**c**) This matrix is the result of just one iteration of the multi-isotope natural abundance correction algorithm implemented in the Python programming language. (

**d**) This matrix is the absolute difference between the matrices in (

**b**) and (

**c**). No element is larger than 10

^{−17}.

^{13}C Count | 0 | 1 | 2 | 3 | 4 | 5 | 6 | 7 | 8 | 9 |

Simulated | 0.5 | 0 | 0 | 0.15 | 0.1 | 0 | 0 | 0 | 0 | 0.25 |

addNA | 0.4523 | 0.0456 | 0.0020 | 0.1403 | 0.1040 | 0.0056 | 1.2 × 10^{−}^{4} | 1.4 × 10^{−}^{6} | 7.6 × 10^{−}^{9} | 0.25 |

^{15}N Count | 0 | 1 | 2 | 3 | 4 | 5 | 6 | - | - | - |

Simulated | 0.5 | 0 | 0 | 0.1 | 0 | 0 | 0.4 | - | - | - |

addNA | 0.4890 | 0.0109 | 0.0001 | 0.0989 | 0.0011 | 4 × 10^{−}^{6} | 0.4 | - | - | - |

#### 4.2. Numerical Analysis of Interleaving Method

^{−14}, well below any level that one would call significant in double precision math. The “choose” and “comb” methods gave identical values throughout, likely due to Pythons use of “long” integers with arbitrary precision. The “comb2” method gave small differences, as the log-gamma method is less accurate than using factorials or multiplicative formulations of the binomial. For a discussion of the stability of the interleaving method see the supplemental materials.

org | comb | comb2 | choose | logReal | |
---|---|---|---|---|---|

org | 0 | −2.36 × 10^{−}^{16} | −5.67 × 10^{−}^{14} | −2.36 × 10^{−}^{16} | −2.36 × 10^{−}^{15} |

comb | - | - | −5.66 × 10^{−}^{14} | 0 | −2.25 × 10^{−}^{15} |

comb2 | - | - | - | 5.66 × 10^{−}^{14} | 5.48 × 10^{−}^{14} |

choose | - | - | - | - | −2.25 × 10^{−}^{15} |

#### 4.3. Application to Observed Isotopologues of UDP-GlcNAc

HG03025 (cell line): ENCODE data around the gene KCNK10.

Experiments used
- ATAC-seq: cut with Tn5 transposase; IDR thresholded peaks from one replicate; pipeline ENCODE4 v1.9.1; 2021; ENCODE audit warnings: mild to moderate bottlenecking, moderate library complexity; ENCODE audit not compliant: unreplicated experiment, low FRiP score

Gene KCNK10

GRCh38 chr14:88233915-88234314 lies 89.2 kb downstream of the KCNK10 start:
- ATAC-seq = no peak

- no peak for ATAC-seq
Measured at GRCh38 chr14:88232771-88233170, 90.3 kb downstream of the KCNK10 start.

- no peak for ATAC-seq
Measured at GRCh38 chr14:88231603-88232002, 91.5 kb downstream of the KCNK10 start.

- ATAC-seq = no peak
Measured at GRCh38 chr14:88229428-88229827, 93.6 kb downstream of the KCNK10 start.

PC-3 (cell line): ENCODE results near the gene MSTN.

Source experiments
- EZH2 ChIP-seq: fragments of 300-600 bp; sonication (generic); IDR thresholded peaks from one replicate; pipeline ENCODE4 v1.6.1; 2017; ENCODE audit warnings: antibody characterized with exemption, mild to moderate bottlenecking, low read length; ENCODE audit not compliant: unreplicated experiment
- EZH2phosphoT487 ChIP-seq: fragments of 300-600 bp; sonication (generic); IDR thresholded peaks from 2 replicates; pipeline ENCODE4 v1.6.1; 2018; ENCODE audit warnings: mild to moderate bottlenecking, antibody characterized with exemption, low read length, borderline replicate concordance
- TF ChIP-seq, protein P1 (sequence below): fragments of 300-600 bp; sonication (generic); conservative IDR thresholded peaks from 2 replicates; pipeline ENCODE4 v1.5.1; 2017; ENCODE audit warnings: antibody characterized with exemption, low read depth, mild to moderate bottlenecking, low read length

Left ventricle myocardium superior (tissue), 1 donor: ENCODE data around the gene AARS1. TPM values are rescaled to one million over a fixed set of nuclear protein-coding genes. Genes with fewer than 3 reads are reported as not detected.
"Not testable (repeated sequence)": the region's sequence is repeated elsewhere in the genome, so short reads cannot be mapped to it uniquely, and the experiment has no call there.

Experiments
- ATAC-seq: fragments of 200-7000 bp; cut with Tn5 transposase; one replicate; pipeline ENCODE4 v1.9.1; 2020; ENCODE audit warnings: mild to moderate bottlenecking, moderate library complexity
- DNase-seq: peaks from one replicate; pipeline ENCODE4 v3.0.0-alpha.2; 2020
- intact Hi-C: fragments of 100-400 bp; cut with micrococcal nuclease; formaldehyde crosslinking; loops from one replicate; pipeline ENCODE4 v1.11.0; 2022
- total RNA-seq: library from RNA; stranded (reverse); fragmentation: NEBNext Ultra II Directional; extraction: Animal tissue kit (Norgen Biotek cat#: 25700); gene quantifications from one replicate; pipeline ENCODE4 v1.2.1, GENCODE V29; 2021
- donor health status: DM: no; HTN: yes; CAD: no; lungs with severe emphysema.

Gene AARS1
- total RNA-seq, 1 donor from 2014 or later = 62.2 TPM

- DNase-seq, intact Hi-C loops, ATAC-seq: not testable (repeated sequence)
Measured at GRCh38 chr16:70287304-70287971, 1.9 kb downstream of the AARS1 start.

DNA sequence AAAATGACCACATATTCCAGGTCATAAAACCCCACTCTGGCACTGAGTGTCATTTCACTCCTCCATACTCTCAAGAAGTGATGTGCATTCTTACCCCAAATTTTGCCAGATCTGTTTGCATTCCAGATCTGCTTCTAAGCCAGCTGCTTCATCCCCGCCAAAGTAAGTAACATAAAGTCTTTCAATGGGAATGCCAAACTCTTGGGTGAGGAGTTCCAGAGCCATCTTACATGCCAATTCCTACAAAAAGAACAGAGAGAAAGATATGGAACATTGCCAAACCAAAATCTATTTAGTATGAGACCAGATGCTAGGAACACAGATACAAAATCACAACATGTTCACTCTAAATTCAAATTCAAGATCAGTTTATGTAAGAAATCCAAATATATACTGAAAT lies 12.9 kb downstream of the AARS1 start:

^{13}C/

^{15}N isotopologue intensities for uridine diphosphate-N-acetyl-D-glucosamine or UDP-GlcNAc (C17H27N3O17P2). There are significant changes in quite a few of the isotopologues, but especially I

_{M+1,0}, I

_{M+1,1}, I

_{M+1,2}, I

_{M+4,2}, I

_{M+1,3}, and I

_{M+4,3}, where I

_{M+i,j}refers to the incorporation of i

^{13}C nuclei and j

^{15}N nuclei. In fact, the effects of isotopic natural abundance are more dramatic than what is seen for single labeling experiments. This is to be expected since the effects of isotopic natural abundance for two elements is naturally greater than for either element.

**Figure 4.**Corrected and observed

^{13}C/

^{15}N isotopologues of UDP-GlcNAc. Each graph represents a set of

^{13}C-labeled isotopologues with a specific number of

^{15}N nuclei incorporated. I

_{M+i,0}, I

_{M+i,1}, I

_{M+i,2}, and I

_{M+i,3}represent 0,1,2, and 3

^{15}N nuclei. Observed intensities are in red and the isotopic natural abundance corrected intensities are in blue. The calculation of the corrected intensities required 12 iterations of the algorithm.

#### 4.4. Running Time

^{®}Xeon X5650 processor running at 2.67 GHz. Also, these timings used a data file of 9,066 different metabolites, with an average of 5 isotopologue peaks per metabolite.

## 5. Conclusions

## Software Availability

## Acknowledgments

## Conflicts of Interest

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## Supplementary Files

**Supplementary File 1:**

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**MDPI and ACS Style**

Carreer, W.J.; Flight, R.M.; Moseley, H.N.B.
A Computational Framework for High-Throughput Isotopic Natural Abundance Correction of Omics-Level Ultra-High Resolution FT-MS Datasets. *Metabolites* **2013**, *3*, 853-866.
https://doi.org/10.3390/metabo3040853

**AMA Style**

Carreer WJ, Flight RM, Moseley HNB.
A Computational Framework for High-Throughput Isotopic Natural Abundance Correction of Omics-Level Ultra-High Resolution FT-MS Datasets. *Metabolites*. 2013; 3(4):853-866.
https://doi.org/10.3390/metabo3040853

**Chicago/Turabian Style**

Carreer, William J., Robert M. Flight, and Hunter N. B. Moseley.
2013. "A Computational Framework for High-Throughput Isotopic Natural Abundance Correction of Omics-Level Ultra-High Resolution FT-MS Datasets" *Metabolites* 3, no. 4: 853-866.
https://doi.org/10.3390/metabo3040853